Walkinshaw, S. A. (2020). Utopian Longing: Space and the Production of Affect in the Work of Toni Schwabe. Retrieved from https://doi.org/10.14418/wes01.1.2335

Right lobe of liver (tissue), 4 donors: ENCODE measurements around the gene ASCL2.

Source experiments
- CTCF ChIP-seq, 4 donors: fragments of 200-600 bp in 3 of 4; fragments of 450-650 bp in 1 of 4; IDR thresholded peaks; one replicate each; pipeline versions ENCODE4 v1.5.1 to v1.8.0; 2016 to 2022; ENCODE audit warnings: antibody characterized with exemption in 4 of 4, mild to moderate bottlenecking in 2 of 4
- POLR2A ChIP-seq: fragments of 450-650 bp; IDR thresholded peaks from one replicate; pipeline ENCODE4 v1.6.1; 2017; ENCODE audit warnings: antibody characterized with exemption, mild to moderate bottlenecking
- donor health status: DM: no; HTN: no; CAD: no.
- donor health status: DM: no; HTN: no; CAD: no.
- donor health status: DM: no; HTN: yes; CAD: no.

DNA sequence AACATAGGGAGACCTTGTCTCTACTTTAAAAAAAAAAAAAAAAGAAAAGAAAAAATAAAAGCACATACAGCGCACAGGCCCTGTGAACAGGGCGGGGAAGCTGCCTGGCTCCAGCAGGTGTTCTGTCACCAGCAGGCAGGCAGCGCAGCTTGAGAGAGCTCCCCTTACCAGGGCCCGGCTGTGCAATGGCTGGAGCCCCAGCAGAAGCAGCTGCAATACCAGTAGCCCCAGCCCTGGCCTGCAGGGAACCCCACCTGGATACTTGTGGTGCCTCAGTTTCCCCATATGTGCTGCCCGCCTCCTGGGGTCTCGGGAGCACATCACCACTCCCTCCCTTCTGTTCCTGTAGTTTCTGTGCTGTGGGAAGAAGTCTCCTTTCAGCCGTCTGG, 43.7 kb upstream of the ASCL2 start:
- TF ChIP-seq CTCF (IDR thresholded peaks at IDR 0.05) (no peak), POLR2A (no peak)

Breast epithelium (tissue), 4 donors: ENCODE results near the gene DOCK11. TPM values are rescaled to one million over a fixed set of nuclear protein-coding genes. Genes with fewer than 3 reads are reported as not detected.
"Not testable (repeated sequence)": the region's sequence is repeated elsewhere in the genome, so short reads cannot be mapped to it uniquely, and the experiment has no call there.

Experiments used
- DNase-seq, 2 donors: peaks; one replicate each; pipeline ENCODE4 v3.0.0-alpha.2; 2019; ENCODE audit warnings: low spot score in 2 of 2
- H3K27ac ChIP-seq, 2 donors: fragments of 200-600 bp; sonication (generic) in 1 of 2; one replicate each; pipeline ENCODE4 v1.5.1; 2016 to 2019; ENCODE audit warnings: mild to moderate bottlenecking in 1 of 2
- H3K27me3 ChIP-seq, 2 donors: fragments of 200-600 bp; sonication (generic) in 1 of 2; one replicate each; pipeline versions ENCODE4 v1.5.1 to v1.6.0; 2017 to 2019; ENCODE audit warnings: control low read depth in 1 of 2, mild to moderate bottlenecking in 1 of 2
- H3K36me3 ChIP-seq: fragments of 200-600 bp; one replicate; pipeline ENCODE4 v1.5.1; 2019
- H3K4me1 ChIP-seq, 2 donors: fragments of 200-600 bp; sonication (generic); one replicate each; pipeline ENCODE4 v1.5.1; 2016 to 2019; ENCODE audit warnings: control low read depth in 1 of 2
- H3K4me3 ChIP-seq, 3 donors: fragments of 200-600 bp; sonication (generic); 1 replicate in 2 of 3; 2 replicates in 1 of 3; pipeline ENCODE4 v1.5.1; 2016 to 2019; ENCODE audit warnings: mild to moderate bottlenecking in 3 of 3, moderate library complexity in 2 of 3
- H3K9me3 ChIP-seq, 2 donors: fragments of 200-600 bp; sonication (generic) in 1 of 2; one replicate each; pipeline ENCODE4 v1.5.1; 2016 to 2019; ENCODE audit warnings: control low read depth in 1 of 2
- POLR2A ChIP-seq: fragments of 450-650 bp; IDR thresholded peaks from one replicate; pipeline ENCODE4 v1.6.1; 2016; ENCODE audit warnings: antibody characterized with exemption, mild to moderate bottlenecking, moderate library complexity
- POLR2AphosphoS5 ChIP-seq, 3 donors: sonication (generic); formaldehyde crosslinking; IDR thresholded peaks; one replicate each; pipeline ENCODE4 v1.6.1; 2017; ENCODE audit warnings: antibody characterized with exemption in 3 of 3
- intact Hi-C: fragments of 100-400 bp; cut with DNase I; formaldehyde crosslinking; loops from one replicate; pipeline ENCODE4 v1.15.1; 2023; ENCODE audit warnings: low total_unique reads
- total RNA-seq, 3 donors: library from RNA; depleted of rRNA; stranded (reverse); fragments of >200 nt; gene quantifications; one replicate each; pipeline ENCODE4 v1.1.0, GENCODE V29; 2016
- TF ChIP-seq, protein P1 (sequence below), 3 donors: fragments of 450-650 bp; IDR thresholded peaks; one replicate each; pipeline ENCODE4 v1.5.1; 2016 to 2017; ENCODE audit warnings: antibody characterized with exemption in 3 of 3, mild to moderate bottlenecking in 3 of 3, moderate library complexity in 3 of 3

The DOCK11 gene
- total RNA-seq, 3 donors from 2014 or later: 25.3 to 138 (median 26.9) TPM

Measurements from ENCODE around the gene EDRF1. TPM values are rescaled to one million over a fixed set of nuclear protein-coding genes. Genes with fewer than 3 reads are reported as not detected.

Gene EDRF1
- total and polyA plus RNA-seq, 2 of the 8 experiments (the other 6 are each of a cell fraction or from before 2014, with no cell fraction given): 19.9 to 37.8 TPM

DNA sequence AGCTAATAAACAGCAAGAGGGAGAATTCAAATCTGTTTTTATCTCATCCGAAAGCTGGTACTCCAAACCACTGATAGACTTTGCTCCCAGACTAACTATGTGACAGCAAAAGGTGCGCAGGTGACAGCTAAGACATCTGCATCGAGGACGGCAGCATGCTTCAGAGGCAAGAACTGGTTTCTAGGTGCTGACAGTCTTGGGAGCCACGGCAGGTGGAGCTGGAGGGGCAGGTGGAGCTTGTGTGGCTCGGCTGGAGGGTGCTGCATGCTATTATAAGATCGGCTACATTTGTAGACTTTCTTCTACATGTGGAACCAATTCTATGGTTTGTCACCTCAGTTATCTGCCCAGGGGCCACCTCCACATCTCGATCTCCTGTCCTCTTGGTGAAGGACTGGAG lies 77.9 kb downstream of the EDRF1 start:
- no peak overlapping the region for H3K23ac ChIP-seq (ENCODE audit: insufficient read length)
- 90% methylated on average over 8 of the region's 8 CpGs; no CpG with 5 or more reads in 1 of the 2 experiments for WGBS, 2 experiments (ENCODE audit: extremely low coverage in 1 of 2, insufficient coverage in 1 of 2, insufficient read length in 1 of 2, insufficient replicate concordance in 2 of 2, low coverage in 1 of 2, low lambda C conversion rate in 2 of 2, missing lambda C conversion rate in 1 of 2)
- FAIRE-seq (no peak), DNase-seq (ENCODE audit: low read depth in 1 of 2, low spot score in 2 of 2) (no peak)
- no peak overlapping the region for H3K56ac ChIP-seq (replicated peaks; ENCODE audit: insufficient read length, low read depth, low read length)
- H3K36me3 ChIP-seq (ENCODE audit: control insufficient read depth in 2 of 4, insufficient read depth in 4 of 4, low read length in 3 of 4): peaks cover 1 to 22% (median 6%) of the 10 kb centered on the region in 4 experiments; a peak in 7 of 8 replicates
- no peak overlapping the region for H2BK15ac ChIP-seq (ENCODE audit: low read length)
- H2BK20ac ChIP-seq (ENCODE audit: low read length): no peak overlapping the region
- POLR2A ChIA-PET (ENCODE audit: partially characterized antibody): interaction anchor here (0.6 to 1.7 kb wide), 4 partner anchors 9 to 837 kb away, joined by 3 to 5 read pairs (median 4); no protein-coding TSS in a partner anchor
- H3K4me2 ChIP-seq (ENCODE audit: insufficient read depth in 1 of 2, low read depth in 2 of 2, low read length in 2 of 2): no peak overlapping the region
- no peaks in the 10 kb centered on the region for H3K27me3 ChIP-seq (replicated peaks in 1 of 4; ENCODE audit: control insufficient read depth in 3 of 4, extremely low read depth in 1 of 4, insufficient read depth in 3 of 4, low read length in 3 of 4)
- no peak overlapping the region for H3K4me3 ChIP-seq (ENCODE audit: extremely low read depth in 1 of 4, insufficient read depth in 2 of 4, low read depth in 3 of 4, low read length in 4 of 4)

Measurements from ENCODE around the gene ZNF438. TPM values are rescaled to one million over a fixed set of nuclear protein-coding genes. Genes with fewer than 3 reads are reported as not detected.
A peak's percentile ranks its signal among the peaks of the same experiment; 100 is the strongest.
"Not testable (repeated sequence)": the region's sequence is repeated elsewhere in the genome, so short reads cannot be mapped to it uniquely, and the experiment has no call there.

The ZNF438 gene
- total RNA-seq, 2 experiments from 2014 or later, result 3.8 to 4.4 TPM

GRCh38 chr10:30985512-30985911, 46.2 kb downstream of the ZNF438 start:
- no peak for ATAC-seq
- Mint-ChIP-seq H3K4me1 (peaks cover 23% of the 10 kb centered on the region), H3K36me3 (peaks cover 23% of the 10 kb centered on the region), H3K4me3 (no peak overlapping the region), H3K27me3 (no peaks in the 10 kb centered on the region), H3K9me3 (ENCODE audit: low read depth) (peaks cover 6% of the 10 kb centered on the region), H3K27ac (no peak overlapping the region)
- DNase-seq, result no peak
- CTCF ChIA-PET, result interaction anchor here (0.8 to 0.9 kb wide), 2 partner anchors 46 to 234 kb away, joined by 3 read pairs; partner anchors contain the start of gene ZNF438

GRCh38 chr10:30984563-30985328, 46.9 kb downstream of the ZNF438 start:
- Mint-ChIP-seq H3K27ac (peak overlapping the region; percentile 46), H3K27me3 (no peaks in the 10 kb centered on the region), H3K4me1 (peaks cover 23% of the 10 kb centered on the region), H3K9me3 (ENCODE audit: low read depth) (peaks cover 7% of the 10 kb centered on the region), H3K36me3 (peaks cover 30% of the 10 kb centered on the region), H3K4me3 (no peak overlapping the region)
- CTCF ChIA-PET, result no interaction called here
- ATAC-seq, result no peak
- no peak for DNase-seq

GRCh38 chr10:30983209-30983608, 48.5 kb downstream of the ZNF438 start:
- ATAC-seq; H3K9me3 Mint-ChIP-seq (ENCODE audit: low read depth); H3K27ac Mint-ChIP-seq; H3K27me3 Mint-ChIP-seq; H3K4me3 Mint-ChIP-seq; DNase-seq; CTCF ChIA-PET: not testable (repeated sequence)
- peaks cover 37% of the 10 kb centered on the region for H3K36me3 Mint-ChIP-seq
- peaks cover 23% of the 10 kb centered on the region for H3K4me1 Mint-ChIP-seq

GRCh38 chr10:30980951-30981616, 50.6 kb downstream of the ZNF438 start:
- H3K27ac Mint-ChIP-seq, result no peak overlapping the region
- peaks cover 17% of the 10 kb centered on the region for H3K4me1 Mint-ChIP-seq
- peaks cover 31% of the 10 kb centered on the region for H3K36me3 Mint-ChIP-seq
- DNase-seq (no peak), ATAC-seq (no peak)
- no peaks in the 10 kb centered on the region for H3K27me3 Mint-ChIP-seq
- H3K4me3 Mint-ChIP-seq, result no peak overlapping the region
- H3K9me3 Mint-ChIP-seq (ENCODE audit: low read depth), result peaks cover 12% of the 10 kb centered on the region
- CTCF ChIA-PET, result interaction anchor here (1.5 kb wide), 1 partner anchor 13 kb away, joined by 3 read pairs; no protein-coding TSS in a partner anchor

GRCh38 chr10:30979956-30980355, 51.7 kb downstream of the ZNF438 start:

In my thesis, I analyze, predominantly, two novels written by the author Toni Schwabe, Die Hochzeit der Esther Franzenius and Bleib jung meine Seele!. Schwabe is a relatively unstudied author from the German cannon, so in my introduction, I provide a thorough explanation of her literary and historical significance. In my introduction, I critically engage with the limited secondary literature of Schwabe and situate myself against the predominantly hermeneutic model of interpretation of Detering and Bauer, in favor of an affective approach to the texts. To better understand the ways in which spaces of habitation affect subjectivity, I use Berlant’s cruel optimism and Halberstam’s queer art of failure in conjunction with Levitas’ and Bloch’s notions of concrete versus abstract utopia. Additionally, Foucault’s theory of heterotopic spaces provides another analytic lever. Nevertheless, while utilizing this theory, I also depart from it. Rather than blanketly mapping on these theories independent of one another, I combine their approaches to better understand the theoretical moves Schwabe makes herself. I end my thesis though in our contemporary moment in an attempt to bridge the gap between Bauer’s specifically historic-socio-political approach to Schwabe’s text, not as a detraction from Bauer’s work, but rather an expansion on the important analysis she has already provided. In my conclusion, I offer a path forwards for contemporary queer studies by inciting Moten’s abolitionist approach, while drawing similarities between him and Schwabe.